Beyond online movements: What can be done about burnout and selfcare

Sep. 30, 2020 / By

This graphic shows a cycle signifying that self-care, advocacy work, and social media problems are all interconnected and affect each other.

Graphic by Liz Rico.


Good mental health is essential to participating in social activism.

Why? Because health affects how an individual acts and how they execute their goals. In doing this kind of work, people need resources to help their mental health so that they can continue to do their work.

With an immense pressure to either remain silent and side with oppressors, or to speak out against injustice with great care, it is possible for one’s mental health to suffer. The tools that can help activists and allies work are: acknowledgement that their own needs should be important, refraining from a negative “blaming mode,” and a balance between self-care and their activism work. 

Social media is a place where movements such as Black Lives Matter, #MeToo, and #FridaysForFuture have been prominently featured and boosted by hashtags, posts, and more. And it’s a place that we’ve all come to rely on more as we’ve quarantined due to the COVID-19 pandemic.

A common goal among movements is seeking justice for the suffering communities have endured because of policies or the actions of authority figures. But the way information is shared on social media, can be done in a damaging and draining matter.


Posts like this can be seen on social media:

Post via @supervulgar on Instagram.


The message conveyed is true, but it can also be a bit triggering, though that may be intended. Yes, people should be informed. Yes, this can work. But this can also be overwhelming on the mind.

Instead of such an approach, these messages can be put it in a manner that is less confrontational,  such as this:



Post via @made_by_maddd on Instagram.                      Post via @enbykasp on Twitter.


There is a softer tone used in these posts that doesn’t shame and can be used to inform or persuade. The first image suggests some ways one can support BLM, while the second one asks that people not forget an issue as a  social media feed returns to “normal.” It suggests having a balance of participation and self-care, rather than getting burnt out.


Post via @irismcalpin on Instagram.


This message is hard-hitting, yes. But being a “good person” doesn’t excuse one from contributing to achieving justice. Being a “good person” includes being aware of mistakes and recognizing there is room for more growth and change, identifying what needs to change, and getting to the root of the problems at hand.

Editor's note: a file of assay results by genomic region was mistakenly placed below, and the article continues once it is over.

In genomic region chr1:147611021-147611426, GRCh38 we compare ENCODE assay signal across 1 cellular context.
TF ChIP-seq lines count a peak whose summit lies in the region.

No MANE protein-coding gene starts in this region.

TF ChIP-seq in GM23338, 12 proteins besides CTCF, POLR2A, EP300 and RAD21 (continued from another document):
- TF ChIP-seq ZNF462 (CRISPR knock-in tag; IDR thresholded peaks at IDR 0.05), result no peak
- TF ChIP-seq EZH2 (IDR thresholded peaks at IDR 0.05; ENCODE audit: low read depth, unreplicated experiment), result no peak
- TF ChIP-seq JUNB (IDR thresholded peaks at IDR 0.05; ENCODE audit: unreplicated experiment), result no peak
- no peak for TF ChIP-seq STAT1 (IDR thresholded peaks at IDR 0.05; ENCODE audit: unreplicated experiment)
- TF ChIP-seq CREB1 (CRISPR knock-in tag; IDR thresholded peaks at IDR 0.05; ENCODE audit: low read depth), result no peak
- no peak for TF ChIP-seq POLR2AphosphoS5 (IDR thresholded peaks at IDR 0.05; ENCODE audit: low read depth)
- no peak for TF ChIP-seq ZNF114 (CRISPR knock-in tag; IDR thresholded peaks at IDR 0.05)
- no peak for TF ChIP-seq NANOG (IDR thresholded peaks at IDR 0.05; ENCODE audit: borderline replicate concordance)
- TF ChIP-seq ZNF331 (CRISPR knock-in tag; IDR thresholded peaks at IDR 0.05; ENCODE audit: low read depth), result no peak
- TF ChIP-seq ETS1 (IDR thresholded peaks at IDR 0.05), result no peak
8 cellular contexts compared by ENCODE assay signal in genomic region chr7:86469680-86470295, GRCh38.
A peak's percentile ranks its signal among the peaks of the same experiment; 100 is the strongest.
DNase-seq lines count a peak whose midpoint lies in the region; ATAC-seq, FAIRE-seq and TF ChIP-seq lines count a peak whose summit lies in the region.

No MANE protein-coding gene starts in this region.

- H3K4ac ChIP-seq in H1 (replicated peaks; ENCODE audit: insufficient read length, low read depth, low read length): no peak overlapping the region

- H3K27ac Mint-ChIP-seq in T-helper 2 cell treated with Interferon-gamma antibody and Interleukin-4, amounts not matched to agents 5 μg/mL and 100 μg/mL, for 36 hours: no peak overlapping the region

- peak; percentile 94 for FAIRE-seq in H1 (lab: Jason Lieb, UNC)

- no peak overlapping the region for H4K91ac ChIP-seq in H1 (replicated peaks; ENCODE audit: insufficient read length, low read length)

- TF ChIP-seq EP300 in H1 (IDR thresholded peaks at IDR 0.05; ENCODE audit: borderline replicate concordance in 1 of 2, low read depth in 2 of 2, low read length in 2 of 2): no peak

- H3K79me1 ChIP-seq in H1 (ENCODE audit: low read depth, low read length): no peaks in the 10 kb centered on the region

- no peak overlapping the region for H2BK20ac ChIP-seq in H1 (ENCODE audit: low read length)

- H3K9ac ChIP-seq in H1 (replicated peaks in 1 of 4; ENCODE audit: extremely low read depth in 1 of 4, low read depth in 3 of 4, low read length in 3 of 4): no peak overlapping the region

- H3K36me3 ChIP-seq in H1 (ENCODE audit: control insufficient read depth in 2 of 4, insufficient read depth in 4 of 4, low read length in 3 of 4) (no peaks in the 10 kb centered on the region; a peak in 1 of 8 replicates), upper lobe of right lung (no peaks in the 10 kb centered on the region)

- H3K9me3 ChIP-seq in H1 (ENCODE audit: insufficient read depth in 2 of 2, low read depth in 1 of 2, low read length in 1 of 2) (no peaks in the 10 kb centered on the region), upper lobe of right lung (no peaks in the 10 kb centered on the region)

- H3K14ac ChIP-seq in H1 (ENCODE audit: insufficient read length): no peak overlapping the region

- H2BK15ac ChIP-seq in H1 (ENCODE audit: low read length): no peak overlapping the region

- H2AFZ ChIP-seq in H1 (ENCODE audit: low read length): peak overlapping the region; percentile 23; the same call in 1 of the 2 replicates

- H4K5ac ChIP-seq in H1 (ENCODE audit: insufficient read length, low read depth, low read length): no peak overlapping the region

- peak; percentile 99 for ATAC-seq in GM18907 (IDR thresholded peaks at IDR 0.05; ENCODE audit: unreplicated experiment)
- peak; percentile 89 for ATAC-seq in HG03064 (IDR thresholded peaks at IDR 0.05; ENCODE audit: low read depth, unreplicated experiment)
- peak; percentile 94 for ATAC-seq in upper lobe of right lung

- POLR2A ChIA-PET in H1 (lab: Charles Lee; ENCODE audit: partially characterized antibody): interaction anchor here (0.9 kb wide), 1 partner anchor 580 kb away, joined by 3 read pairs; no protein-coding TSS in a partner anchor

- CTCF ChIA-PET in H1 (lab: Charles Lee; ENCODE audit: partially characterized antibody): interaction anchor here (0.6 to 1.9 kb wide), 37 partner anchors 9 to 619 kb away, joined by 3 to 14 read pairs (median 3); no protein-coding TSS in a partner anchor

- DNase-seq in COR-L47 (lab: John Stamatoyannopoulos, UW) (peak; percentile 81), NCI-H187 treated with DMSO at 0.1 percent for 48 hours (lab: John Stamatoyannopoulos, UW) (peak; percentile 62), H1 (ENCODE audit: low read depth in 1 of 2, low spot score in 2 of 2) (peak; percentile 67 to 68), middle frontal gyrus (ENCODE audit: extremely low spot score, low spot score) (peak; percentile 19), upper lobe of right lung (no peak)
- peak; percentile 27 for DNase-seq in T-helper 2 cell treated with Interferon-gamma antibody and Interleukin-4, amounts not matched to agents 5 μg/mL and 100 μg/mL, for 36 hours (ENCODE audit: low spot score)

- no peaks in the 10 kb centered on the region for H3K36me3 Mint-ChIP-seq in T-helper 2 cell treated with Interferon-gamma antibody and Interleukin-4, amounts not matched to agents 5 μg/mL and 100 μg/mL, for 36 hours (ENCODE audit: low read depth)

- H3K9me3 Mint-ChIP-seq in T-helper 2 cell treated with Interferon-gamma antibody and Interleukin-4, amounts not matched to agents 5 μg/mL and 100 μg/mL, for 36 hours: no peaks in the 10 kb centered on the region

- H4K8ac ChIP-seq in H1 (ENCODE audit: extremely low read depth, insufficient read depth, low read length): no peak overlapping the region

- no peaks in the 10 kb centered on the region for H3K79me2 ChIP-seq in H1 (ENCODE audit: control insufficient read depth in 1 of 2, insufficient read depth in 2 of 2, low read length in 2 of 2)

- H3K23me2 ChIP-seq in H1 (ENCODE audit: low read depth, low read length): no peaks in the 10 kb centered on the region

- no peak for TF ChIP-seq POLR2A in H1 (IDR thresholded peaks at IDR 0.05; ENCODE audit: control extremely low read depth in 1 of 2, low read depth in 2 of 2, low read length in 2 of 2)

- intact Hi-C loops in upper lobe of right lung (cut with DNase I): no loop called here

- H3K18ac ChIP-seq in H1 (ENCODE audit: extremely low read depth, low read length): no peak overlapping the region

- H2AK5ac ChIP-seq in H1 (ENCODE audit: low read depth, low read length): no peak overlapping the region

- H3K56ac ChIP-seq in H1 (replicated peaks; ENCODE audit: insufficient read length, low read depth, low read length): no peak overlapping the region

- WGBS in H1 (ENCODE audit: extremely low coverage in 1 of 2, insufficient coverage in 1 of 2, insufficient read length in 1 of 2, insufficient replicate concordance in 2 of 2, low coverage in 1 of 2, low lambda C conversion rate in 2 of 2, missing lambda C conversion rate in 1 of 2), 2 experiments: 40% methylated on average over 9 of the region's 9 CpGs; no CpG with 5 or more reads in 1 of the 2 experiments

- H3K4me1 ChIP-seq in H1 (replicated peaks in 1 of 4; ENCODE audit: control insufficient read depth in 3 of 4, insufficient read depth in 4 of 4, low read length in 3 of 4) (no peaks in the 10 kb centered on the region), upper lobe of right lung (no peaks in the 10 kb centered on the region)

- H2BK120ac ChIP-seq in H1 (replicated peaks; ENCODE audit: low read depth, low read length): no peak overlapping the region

As a human being it should be apparent that advocating for others is necessary. Yet many find this difficult, as they may be ill-informed. This is why we shouldn’t force or shame others into advocating, but instead encourage them in a way that is welcoming, inspires engagement, and uplifting others. This can make our movements stronger, perhaps even compelling the indecisive into action.

This is highlighted in Burnout in Social Justice and Human Rights Activists: Symptoms, Causes, and Implications, by Cher Weixia Chen and Paul C. Gorski. Movements are based on “emotional toll” which can lead activists to withdraw from their work completely. The term “burnout,” coined by Herbert Freudenberger, is not having a “bad day or a temporary struggle with stress,” but rather a chronic condition of at one point having the energy and being “highly committed” but later losing commitment due to getting mentally exhausted.

Aiming to achieve an enormous impact requires “emotional labor,” having to manage emotions while seeking a deeper understanding and undoing of present social conditions. Choosing to set a positive example both for a creator and the audience can help with not getting burnt out by this.

The symptoms of burnout are complex can be identified in 5 categories:

  1. Affective manifestations: “changes in mood” which relate to depression and anxiety.
  2. Cognitive manifestations: finding “lags in” attention, memory, and concentration.
  3. Physical manifestations: faced with physicalities like headaches, high blood pressure, and illness.
  4. Behavioral manifestations: relating to conduct which influences productivity and health, such as increase in “procrastination” or ranging to substance abuse. 
  5. Motivational manifestations: having a “diminishing drive” along with an increase in feelings of isolation and discouragement. 

Avoid these by taking “time-outs” from social media. This isn’t about having “the privilege” to do so. You need to care for yourself to aid in carrying out the message.  But self-care shouldn’t be used as an excuse to completely stepping back. 

As quoted by Audre Lorde self-care is not about “self-indulgence, it is self-preservation.” While it’s important to care for one’s self, it should be done as a way to step back, take the necessary time, and return refreshed.

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